Good Samaritan law will protect drug users who help opioid victims

Arizona’s Good Samaritan law, which takes effect in April, is meant to protect those who report opioid overdoses from being arrested on a drug-related offense. (Photo by Johanna Huckeba/Cronkite News)

DOLAN SPRINGS – From his days as an undercover narcotics investigator, Jay Fleming knows what it’s like to watch someone in the throes of an overdose – and watch people run away rather than call for help.

“People shouldn’t die over a bad decision,” said Fleming, who worked for the Spokane Police Department in Washington and has since retired from a law enforcement career.

Fleming applauds the passage last month of a Good Samaritan law to shield people from arrest or prosecution if they help an overdose victim.

Arizona became the 41st state in the U.S. to enact a Good Samaritan law, one measure in the Arizona Opioid Epidemic Act to combat the crisis. Once the law takes effect in April, people who offer aid will not be prosecuted for a drug crime, but they still could be arrested for other crimes.

The Legislature passed the law after an Arizona Department of Health Services survey, mostly of health care professionals, showed respondents believe enacting a Good Samaritan law allowing bystanders to call 911 was a good way to help fight the opioid battle.

Since mid-June 2017, there have been more than 5,500 suspected opioid-related deaths in Arizona. The Centers for Disease Control and Prevention says “115 Americans die every day from an opioid overdose.”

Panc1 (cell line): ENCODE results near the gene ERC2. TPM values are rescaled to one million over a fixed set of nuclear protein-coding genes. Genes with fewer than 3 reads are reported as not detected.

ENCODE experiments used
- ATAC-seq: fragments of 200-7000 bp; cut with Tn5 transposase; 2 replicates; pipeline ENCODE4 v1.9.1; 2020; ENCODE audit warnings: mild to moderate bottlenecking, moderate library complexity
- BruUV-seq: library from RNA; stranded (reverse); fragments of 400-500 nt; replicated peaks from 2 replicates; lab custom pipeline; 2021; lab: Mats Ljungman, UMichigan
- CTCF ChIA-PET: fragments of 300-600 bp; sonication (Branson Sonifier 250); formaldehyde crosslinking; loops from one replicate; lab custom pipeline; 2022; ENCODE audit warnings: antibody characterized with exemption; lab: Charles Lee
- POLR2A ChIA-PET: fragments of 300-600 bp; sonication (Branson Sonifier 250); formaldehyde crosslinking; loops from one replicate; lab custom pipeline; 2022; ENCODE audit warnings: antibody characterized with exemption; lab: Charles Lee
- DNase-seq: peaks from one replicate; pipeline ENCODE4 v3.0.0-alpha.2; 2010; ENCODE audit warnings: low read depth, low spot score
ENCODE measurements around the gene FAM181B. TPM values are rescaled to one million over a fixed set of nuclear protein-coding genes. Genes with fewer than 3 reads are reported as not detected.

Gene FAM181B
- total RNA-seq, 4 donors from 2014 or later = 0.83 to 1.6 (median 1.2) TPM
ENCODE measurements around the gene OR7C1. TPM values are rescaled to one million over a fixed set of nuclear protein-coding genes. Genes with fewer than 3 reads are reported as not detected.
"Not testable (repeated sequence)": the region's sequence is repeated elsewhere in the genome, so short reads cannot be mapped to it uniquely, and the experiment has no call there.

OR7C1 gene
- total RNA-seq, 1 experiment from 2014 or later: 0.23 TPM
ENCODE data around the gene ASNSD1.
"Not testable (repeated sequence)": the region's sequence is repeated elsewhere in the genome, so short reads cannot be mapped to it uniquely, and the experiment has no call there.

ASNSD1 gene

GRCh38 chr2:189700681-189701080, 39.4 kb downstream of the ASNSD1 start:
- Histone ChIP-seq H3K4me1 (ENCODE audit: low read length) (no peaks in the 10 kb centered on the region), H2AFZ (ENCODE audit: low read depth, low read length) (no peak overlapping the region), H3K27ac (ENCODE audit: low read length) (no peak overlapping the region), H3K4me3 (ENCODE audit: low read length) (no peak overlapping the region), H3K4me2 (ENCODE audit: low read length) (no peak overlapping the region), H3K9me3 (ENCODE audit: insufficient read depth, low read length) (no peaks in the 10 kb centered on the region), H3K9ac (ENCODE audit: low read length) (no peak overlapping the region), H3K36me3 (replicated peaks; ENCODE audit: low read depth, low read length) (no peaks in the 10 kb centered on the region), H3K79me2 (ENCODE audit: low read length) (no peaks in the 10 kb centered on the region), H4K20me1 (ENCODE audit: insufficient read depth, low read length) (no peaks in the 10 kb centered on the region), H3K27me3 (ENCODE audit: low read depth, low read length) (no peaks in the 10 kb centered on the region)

Fleming has witnessed firsthand the toll of the nation’s opioid epidemic.

“When I worked undercover, if you’re doing drugs and something goes wrong, anything, you’re not going to call police,” Fleming said. “They’re the last people you want to see, especially in an overdose, because everybody has drugs that are theirs.”

Jay Fleming, a former undercover narcotics investigator, hopes the Good Samaritan law saves lives. (Photo by Tyler Fingert/Cronkite News)

Witnesses’ fear of prison means someone in the throes of an overdose may not get the emergency help they need.

“I understand the drug war is about arrests, and the more arrests you get the more money you get from the feds, but that shouldn’t even come into play when someone is going to die,” Fleming said.

People who don’t abuse drugs still should understand the depths of addiction, he said.

“Everyone thinks if you use heroin you’re a bad person. These people get addicted and there’s not much they can do,” he said.

State Rep. Jay Lawrence, R-Scottsdale, sponsored a similar bill earlier this year, before it was included in the larger Opioid Epidemic Act passed in a special session.

“It’s important to push because I think it will save lives and it’s very good because there’s a crisis, there’s an absolute opioid crisis,” he said.

State Rep. Eddie Farnsworth, R-Gilbert, told the Associated Press before the vote on the opioid act that the Good Samaritan provision was “a get-out- of-jail free card.” But he later voted in favor of the opioid act, which Gov. Doug Ducey had worked out with legislative leadership.

Texas is one of nine states without a Good Samaritan law. In 2015, Texas Gov. Greg Abbott vetoed a bill that basically would have granted immunity to those who reported an opioid overdose, saying, “It lacks “adequate protections to prevent its misuse by habitual drug abusers and drug dealers.”

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